• What kind of contextual info should surround the work?
  • Should the annual school play or concert be included?
  • Should the work demonstrate 21st Century skills, like collaboration?

We began thinking about the task with a museum metaphor: a relatively large number of works would be collected and stored in the basement, with a small subset of them selected for public exhibit in various galleries, by various curators, organized by grade level, core content, media type, etc. I pushed back that the museum model didn't seem to fit the digital realm. Think Google not Guggenheim. Teachers, I thought, were too busy to browse. High Tech High's Ben Daley suggested Netflix as a model, Lisa Wing mentioned

One of the more enlightening moments came when Berger invited us to browse a portion of his collection and share what we found compelling about some of the work. I found a beautifully illustrated flip book written in Hawaiian and English by middle school kids to help younger students with language skills. Another book, written by 8th graders, featured stunning woodcut drawings, accompanied by original fables which had been adapted from a student's personal life event, complete with a moral at the bottom of the page like, "most of what your elders say is true."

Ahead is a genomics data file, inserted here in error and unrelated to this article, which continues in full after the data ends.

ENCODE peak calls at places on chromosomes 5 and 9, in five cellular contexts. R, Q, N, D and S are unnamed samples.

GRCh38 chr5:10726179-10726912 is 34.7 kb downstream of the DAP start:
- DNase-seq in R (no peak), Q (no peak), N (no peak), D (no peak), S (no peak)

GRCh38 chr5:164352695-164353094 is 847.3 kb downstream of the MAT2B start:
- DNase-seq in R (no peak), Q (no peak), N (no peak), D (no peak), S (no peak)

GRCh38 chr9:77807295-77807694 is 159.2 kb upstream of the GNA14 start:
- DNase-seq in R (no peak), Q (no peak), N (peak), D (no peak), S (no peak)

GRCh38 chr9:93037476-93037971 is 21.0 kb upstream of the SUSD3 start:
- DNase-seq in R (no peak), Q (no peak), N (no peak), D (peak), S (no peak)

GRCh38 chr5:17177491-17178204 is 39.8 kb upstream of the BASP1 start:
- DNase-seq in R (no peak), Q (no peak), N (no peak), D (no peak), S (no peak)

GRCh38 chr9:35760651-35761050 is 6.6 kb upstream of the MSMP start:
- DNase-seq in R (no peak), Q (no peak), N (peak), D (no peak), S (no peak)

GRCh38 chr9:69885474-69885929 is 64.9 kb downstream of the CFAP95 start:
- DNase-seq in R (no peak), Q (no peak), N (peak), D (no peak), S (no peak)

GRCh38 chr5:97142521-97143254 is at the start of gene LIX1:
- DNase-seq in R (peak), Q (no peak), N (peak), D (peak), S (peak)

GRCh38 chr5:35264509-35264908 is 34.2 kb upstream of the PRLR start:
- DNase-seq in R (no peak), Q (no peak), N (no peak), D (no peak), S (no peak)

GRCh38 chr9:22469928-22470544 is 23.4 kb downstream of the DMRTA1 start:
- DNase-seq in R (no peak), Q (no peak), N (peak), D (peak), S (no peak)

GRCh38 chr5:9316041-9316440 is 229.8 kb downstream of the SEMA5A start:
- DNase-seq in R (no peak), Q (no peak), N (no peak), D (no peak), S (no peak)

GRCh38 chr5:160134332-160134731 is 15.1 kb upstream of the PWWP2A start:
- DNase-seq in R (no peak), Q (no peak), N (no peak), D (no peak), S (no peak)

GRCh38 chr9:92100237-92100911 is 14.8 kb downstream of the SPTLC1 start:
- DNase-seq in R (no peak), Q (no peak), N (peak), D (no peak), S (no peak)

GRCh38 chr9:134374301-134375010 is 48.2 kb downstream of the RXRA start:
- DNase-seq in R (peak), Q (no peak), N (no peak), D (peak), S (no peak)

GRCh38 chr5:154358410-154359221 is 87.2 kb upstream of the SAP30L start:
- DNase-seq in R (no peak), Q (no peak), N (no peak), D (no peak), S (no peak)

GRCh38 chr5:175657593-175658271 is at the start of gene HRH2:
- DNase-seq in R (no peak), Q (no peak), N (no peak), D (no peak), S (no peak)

Having had the opportunity to document some of the amazing work produced at schools like High Tech High, Aviation High, SES, ASCEND, EAST, and King Middle School, I am convinced that a digital archive of great student work, along with the proper context and supporting material, would inspire and motivate a significant number of teachers and students. What do you think? How would you design it?